The bottom line, Graham says, is to build participation. “We have to continue to educate everyone, not just African American voters, on why it’s important to be a part of this Democratic process: Our elected officials work for you.”
Common Cause New Mexico Campaign Director Mario Jimenez says, similarly, his non-partisan organization won’t be encouraging voters to register with any specific political party, but will be helping educate voters and encouraging participation.
“At the bare minimum, we do encourage people to keep an eye on the candidates if they do choose to remain unaffiliated,” to help potentially inform their participation in the general election. Common Cause also will once again be running an election protection program to ensure voters are receiving accurate and timely information for the election.
Will the major parties work to recruit DTS voters to re-register with them on Election Day? They should, Toulouse Oliver says.
“I do encourage the major political parties to do outreach to these individuals,” she says. “A lot of the work that gets done [by the parties]...is very base-vote centered because those are votes you can bank, so to speak... This really causes, in a perfect world, candidates to reach out to everybody. Our primary candidates should be reaching out to all voters in order to encourage them, not only to participate in the primary, but to vote for them.”
State Auditor Brian Colón, who is running for attorney general in the primary against Bernalillo County District Attorney Raul Torrez, tells SFR he’s long supported the move and has “skin in the game” for it to succeed. “I have always said I think we should open up the system,” he says. “I’m trying to communicate with as many voters as I can.”
SFR reached out to representatives of all three major parties to ask if they would be encouraging DTS voters to register with their parties as part of their pre-primary outreach.
Mike Curtis, communications director for the Republican Party of New Mexico, said in a statement via email: “The Republican Party has confidence in New Mexico voters to cast their ballots as they see fit.”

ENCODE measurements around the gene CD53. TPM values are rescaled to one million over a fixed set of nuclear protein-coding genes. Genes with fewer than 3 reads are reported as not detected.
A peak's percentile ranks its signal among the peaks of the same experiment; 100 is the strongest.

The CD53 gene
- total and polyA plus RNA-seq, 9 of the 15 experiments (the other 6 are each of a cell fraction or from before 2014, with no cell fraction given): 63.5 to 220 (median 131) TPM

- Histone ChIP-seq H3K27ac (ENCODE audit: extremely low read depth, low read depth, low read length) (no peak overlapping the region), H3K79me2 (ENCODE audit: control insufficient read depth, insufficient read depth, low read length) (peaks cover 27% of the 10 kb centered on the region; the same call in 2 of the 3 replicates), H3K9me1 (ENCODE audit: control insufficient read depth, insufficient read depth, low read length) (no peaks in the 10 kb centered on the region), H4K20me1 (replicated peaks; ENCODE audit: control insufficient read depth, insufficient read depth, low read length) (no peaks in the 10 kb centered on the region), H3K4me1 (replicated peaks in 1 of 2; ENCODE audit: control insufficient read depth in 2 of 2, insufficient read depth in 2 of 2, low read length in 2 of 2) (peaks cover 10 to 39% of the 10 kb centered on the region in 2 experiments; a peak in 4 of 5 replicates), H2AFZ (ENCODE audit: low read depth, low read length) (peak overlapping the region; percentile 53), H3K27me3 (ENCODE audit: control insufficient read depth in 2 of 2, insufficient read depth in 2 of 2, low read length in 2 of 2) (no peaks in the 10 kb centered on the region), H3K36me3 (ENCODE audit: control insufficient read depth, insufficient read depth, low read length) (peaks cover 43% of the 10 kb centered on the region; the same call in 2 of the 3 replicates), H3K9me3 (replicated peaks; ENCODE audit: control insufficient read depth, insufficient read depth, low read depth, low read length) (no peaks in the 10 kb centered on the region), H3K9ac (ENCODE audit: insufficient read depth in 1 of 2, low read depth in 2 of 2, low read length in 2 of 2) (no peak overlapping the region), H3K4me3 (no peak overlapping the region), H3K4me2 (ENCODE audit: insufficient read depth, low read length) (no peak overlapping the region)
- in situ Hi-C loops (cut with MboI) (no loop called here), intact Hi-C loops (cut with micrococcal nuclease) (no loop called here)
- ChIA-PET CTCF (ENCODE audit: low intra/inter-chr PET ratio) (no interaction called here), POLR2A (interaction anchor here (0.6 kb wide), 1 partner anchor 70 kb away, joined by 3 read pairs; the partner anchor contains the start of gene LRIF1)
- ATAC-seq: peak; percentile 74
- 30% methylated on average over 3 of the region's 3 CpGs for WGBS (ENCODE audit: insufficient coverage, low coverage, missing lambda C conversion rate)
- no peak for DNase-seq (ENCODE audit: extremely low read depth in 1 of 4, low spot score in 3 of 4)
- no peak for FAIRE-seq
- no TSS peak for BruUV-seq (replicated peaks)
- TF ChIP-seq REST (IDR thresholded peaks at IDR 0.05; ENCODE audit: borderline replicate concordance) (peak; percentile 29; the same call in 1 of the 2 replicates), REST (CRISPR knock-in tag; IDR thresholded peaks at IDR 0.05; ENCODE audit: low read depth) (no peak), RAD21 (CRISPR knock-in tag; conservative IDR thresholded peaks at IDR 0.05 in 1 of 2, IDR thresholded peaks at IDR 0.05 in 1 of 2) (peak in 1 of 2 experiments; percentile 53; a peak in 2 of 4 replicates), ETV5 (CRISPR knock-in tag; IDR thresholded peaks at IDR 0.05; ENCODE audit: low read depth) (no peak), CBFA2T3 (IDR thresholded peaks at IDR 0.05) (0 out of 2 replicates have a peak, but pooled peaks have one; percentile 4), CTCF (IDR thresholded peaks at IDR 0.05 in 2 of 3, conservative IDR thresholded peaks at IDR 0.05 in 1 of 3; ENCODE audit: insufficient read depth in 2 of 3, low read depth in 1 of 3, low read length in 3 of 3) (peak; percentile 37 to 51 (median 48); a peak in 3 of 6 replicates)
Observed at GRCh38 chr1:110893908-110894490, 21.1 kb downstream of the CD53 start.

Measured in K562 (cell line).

The Democratic Party of New Mexico’s communication director, Miranda van Dijk, said via email: “Democrats are committed to encouraging as many people as possible to participate in our democracy, including by voting in primary elections. In 2022 we will work to get out the vote by promoting every opportunity for New Mexicans to make their voices heard.”
And Chris Luchini, who is both chair of the state Libertarian Party and a candidate for sheriff in Los Alamos County (unopposed in the primary election), says his party “will be doing a campaign to encourage same day registrations and votes in our primary, however our focus will be on turning out our existing voters.” The Libertarian Party has a three-person contested gubernatorial race.
As for Santa Fe County, it has 22,851 non major-party voters—about 21% of the county’s registered voters.
Fred Nathan, executive director of Think New Mexico, is one of them. He has been a DTS voter for two decades and is likely to utilize same-day voting in the primary to vote, but will switch back to DTS afterward (which will require voters to re-register again). While looking forward to voting in the state’s primary races, Nathan characterizes the new law as a “cynical” attempt by the major parties to recruit more DTS voters to their rolls.
Moreover, he says, at 62, he’s not a typical DTS voter. As noted, increasing number of young voters are choosing to not align with one political party over another.
“The theory among people like political scientists is that young people, all they’ve known is political paralysis and partisanship,” Nathan says, “and so it sorts of makes sense they are overwhelmingly registering as DTS.” Yet while politicians and others consistently talk about youth voter outreach, “they perpetuate this system that disenfranchises...young people” and people of color.
To be sure, Perls says, the move to allow unaffiliated voters to change parties on election day and vote isn’t “ideal,” but it’s a step along the way to address a problem he characterizes as “existential”: the country’s “political polarization.”
“If we can’t listen to each other and work with each other, the country becomes ungovernable,” he says. “What my group and other groups throughout the country have been doing is trying to create a system where as many eligible voters can vote without barriers, and a system where all candidates and elected officials must reach out and listen to all voters all of the time, not just necessarily the party base .”